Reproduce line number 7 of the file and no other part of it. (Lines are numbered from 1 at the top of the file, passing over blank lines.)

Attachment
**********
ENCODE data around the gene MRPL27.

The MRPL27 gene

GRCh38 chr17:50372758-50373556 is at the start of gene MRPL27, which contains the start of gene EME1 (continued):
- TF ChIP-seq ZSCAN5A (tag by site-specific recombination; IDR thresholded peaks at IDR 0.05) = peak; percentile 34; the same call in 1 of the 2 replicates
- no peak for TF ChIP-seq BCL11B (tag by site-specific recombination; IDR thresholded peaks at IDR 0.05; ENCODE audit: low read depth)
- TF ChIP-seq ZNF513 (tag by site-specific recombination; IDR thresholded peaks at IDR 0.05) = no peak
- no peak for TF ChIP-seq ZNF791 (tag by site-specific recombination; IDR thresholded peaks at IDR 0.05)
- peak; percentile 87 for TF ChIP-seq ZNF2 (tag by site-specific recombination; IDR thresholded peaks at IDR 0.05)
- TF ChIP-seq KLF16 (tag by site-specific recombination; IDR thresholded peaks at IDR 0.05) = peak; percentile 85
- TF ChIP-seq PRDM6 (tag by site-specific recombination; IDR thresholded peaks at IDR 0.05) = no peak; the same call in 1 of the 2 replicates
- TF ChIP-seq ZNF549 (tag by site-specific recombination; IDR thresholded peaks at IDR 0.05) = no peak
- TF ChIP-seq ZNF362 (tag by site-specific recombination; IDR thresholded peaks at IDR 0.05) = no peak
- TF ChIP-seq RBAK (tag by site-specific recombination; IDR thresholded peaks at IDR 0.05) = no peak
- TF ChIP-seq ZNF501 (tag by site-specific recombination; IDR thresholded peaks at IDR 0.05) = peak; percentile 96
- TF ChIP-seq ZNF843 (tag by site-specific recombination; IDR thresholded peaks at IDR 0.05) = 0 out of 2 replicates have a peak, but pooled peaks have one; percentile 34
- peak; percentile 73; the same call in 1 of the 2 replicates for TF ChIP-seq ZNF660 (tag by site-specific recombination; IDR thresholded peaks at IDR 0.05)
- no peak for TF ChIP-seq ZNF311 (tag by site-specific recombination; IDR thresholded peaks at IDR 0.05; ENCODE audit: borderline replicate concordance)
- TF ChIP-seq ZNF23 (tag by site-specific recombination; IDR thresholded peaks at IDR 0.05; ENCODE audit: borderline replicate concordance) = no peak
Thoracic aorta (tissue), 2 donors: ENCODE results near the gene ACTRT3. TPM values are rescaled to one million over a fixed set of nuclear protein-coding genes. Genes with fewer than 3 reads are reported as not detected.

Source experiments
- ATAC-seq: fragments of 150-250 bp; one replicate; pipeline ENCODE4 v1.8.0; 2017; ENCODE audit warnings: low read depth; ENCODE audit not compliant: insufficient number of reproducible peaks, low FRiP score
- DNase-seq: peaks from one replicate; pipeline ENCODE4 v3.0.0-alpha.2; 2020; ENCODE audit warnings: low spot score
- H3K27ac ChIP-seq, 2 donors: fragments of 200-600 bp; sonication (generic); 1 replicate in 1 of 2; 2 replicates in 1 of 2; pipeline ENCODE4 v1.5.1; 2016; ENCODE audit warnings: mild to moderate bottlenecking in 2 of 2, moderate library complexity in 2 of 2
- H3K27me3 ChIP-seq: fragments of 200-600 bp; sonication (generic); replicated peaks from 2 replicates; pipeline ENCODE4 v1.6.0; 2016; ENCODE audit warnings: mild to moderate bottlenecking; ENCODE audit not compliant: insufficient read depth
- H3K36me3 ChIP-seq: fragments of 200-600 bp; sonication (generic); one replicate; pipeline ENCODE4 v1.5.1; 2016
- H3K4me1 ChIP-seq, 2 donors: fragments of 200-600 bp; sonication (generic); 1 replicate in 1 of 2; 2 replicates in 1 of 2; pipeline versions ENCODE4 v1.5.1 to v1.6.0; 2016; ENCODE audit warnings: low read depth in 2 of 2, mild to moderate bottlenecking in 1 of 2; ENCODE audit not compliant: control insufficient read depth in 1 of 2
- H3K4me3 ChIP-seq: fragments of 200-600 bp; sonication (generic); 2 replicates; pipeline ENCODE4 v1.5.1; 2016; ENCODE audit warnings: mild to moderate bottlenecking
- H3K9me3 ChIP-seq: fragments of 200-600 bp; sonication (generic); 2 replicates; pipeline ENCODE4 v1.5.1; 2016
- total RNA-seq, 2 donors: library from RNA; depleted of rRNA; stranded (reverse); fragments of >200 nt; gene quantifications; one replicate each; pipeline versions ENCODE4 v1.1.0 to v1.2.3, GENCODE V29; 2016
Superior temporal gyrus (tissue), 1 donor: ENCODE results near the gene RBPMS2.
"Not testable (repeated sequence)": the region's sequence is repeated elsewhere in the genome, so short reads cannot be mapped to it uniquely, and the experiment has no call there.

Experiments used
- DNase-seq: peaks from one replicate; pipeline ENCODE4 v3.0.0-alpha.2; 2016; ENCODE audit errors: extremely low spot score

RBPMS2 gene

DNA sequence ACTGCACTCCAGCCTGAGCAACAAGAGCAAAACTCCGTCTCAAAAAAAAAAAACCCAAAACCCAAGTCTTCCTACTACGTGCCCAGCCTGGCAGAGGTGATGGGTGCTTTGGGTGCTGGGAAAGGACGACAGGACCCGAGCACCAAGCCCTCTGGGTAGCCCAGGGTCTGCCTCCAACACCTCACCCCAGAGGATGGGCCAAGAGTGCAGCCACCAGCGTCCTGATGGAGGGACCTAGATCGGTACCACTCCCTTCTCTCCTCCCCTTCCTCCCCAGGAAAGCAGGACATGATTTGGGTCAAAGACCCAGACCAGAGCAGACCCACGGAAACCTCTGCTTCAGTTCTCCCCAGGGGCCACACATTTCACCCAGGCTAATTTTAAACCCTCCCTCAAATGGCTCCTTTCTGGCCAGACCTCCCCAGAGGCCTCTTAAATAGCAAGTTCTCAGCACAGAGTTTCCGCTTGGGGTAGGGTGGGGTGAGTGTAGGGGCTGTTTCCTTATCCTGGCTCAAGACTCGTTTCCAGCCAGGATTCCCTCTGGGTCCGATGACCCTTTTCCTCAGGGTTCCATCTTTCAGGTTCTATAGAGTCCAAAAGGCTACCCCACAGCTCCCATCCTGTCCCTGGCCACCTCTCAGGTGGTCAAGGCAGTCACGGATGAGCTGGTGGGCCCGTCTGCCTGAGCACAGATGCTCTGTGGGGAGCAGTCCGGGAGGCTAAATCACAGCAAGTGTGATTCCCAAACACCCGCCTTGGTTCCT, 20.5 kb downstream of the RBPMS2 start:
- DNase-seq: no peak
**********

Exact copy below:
- no peak for TF ChIP-seq ZNF791 (tag by site-specific recombination; IDR thresholded peaks at IDR 0.05)